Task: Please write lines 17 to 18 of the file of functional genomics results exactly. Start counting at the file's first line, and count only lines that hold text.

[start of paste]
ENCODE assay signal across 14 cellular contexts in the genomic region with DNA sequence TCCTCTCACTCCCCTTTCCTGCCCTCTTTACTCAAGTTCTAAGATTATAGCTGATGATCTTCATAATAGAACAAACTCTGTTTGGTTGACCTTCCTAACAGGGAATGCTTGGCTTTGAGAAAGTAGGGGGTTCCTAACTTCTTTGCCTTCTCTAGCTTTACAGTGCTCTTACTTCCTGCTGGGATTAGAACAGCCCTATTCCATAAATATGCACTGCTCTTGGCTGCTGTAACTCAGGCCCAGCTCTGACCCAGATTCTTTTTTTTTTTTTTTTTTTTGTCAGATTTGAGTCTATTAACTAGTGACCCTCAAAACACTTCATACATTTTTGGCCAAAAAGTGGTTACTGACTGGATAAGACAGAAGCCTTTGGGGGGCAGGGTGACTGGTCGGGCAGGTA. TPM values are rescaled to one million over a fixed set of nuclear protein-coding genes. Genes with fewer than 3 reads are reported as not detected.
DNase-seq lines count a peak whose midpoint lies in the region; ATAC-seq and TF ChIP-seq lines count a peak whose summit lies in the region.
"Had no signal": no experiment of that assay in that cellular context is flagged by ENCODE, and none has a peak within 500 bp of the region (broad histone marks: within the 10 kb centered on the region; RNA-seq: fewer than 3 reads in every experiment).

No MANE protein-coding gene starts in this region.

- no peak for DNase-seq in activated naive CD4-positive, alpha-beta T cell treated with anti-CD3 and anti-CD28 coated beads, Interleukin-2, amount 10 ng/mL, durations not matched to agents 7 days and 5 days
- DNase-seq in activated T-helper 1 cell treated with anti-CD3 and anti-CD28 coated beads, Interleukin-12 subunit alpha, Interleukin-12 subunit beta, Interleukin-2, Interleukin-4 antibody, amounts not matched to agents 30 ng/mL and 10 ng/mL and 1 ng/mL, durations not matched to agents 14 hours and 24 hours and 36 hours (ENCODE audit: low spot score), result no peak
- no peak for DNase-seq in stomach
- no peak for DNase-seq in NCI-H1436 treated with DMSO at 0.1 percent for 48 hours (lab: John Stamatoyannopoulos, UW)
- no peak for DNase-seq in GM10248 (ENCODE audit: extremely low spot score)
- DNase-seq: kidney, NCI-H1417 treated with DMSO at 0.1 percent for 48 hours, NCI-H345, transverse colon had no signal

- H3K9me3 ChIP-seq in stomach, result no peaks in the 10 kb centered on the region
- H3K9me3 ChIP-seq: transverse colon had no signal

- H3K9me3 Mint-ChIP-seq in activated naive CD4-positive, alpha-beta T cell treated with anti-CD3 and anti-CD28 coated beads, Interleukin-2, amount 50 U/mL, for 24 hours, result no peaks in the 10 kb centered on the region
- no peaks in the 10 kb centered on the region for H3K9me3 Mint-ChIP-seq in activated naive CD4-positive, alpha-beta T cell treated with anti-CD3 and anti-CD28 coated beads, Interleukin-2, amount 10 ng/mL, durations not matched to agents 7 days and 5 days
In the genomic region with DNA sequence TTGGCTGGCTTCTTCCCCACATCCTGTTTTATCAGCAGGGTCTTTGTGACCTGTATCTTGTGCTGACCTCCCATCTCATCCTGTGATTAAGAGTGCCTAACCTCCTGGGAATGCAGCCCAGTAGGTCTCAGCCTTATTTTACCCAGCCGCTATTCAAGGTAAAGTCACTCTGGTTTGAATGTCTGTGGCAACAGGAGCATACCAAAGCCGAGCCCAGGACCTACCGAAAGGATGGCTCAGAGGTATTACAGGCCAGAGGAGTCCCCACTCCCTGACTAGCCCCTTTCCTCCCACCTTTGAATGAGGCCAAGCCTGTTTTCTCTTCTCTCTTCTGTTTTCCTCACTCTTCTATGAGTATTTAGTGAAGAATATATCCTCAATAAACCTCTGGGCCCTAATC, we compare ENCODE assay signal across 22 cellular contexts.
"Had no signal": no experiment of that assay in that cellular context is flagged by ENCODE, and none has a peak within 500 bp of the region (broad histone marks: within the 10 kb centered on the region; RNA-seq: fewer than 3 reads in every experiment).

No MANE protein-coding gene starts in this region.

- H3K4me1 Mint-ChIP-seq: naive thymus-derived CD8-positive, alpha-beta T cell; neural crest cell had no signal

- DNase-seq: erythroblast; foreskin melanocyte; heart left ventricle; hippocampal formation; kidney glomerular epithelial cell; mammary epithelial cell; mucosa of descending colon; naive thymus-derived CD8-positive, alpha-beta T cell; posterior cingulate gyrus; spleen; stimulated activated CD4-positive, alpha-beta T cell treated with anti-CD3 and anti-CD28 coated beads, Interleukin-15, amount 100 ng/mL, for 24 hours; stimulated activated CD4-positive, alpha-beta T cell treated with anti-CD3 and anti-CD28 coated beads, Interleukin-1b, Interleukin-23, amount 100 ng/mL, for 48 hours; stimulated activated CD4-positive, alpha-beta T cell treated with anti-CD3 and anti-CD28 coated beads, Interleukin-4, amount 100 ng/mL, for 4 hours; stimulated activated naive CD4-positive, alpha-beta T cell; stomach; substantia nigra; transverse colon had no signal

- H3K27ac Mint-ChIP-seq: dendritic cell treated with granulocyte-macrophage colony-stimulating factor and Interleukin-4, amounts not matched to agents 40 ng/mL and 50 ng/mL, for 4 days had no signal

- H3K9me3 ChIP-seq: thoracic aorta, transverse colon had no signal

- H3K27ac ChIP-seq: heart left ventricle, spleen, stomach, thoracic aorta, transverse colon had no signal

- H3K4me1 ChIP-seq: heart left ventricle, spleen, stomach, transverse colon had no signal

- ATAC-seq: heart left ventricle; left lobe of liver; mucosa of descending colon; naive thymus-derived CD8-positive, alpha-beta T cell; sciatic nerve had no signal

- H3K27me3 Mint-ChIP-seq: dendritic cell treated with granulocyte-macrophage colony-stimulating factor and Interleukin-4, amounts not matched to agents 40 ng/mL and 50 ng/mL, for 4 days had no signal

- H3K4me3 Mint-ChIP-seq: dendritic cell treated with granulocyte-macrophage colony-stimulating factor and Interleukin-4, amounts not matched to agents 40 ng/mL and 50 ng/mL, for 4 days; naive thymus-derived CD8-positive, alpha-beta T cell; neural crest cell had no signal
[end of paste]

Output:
No MANE protein-coding gene starts in this region.

- H3K4me1 Mint-ChIP-seq: naive thymus-derived CD8-positive, alpha-beta T cell; neural crest cell had no signal